John Leafgren, University of Arizona
A good deal of attention has been directed toward the grammatical phenomenon in Bulgarian sometimes termed "object reduplication". In such constructions direct and indirect objects are formally represented within a single clause not once, but twice. The object is referred to not only by some noun or full pronoun, but also by a short clitic pronoun. Thus alongside the more frequently occurring non-reduplicated objects (e.g., Namerix knigata. 'I found the book.'), one encounters also reduplicated objects (e.g., Namerix ja knigata. 'I found [it] the book.').
There are several commonly proposed analyses of the function of object reduplication. It can be argued, however, that each of these views is flawed or incomplete in some respect. The claim that object reduplication serves to disambiguate the case roles of direct objects vs. subjects might account for the reduplication of non-pronominal direct objects, but fails to address first the reduplication of personal pronouns in the role of direct object (the very form of which makes their non-subject status clear without reduplication) and, second, says nothing about the reduplication of indirect objects (where reduplication appears to be most likely), since indirect objects, be they nominal or pronominal, are clearly marked as such by the preposition na. The notions that reduplication is either a secondary marker of definiteness or else marks emphasis on the object both become problematic when one encounters reduplication of objects which are either indefinite or unemphatic. Most promising appear to be attempts to connect reduplication to the status of the object as topic of the sentence or clause. Even here, though, existing analyses have drawbacks. Some place restrictions on this topic-marking function, asserting the connection only in the case of direct object reduplication or only to the reduplication of personal pronouns. Others, working with a very narrow definition of topicality, come to the conclusion that most, but not all, reduplicated objects are topical. And the strongest claim of a topic-marking function for Bulgarian object reduplication restricts itself to the literary language as used in prose fiction.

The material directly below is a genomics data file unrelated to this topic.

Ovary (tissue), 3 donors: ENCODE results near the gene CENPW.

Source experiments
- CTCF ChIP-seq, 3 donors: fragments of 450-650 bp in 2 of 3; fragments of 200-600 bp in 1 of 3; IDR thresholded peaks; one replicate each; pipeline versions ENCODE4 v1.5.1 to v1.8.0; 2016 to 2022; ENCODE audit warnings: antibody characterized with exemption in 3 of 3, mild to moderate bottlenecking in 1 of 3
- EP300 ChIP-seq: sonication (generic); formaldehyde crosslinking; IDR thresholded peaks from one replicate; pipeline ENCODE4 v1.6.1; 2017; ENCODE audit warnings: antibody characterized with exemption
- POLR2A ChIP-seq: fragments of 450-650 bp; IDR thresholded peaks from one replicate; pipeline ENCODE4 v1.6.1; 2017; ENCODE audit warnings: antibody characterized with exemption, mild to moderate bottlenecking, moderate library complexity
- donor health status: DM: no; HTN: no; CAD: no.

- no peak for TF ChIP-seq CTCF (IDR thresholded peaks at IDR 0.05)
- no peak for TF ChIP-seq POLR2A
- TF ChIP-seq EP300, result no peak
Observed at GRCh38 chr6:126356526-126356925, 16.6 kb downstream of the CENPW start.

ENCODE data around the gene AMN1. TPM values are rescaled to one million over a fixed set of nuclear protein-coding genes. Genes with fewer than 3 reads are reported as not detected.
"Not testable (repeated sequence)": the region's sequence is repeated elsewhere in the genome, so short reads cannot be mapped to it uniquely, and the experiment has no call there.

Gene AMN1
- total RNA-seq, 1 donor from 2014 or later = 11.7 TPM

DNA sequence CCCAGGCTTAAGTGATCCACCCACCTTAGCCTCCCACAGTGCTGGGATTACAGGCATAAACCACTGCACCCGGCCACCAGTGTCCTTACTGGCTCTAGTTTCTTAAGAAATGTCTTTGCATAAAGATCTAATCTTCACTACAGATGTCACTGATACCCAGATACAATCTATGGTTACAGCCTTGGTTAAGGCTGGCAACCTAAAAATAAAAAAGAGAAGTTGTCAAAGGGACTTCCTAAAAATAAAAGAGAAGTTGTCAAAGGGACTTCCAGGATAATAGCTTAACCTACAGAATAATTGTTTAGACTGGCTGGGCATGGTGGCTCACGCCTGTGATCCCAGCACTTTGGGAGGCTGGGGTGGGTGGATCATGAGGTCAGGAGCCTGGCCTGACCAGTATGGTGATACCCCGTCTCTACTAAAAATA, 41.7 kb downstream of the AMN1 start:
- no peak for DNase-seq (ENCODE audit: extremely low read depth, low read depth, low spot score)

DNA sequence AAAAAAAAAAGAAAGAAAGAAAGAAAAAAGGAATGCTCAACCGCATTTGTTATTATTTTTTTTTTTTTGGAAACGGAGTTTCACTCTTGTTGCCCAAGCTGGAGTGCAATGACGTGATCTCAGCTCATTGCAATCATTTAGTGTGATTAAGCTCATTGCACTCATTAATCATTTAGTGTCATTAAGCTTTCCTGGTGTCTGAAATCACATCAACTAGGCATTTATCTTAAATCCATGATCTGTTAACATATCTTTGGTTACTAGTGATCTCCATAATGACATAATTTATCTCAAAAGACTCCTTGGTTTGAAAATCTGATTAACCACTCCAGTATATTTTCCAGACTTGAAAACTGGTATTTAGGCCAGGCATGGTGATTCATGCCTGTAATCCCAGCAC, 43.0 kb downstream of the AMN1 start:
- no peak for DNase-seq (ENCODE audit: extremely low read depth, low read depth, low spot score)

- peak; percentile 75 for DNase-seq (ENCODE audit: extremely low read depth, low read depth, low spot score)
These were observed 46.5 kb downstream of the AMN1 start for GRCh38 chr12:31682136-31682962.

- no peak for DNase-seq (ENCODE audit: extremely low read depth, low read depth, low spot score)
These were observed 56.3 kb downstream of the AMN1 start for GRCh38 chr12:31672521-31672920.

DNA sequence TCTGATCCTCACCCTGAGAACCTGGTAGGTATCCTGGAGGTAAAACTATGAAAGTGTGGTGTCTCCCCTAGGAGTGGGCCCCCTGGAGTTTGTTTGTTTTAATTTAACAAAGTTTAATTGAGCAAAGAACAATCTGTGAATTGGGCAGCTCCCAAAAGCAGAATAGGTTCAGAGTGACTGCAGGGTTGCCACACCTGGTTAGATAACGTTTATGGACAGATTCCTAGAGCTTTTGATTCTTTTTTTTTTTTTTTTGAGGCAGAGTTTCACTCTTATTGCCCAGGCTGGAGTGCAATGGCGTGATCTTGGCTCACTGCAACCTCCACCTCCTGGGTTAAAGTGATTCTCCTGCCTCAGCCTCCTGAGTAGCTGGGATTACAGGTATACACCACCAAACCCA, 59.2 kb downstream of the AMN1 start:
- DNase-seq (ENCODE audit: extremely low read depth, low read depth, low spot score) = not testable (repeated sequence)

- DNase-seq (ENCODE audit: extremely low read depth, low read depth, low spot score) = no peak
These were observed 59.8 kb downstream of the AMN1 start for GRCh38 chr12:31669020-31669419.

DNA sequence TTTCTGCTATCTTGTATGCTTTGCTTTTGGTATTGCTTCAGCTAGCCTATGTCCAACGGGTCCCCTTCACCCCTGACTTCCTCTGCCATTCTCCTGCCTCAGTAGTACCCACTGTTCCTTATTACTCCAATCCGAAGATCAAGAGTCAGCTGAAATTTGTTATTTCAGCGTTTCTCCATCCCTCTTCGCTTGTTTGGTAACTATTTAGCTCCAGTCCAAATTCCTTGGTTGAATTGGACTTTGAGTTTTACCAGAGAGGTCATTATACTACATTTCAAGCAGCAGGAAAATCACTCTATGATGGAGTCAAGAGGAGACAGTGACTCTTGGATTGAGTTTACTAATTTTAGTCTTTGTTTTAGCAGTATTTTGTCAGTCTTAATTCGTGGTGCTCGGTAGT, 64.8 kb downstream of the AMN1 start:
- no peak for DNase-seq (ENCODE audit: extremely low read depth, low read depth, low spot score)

The current paper will address this last shortcoming by presenting an analysis of the use of object reduplication in contemporary spoken Bulgarian. It will present and discuss the findings of an attempt to apply a strong topic-marking function to the construction in question in data taken from colloquial speech. This is a particularly important step in the case of a construction such as Bulgarian object reduplication which occurs much more frequently in the spoken language than in written form, and in fact is often described as a colloquial feature when it does occur in the literary language.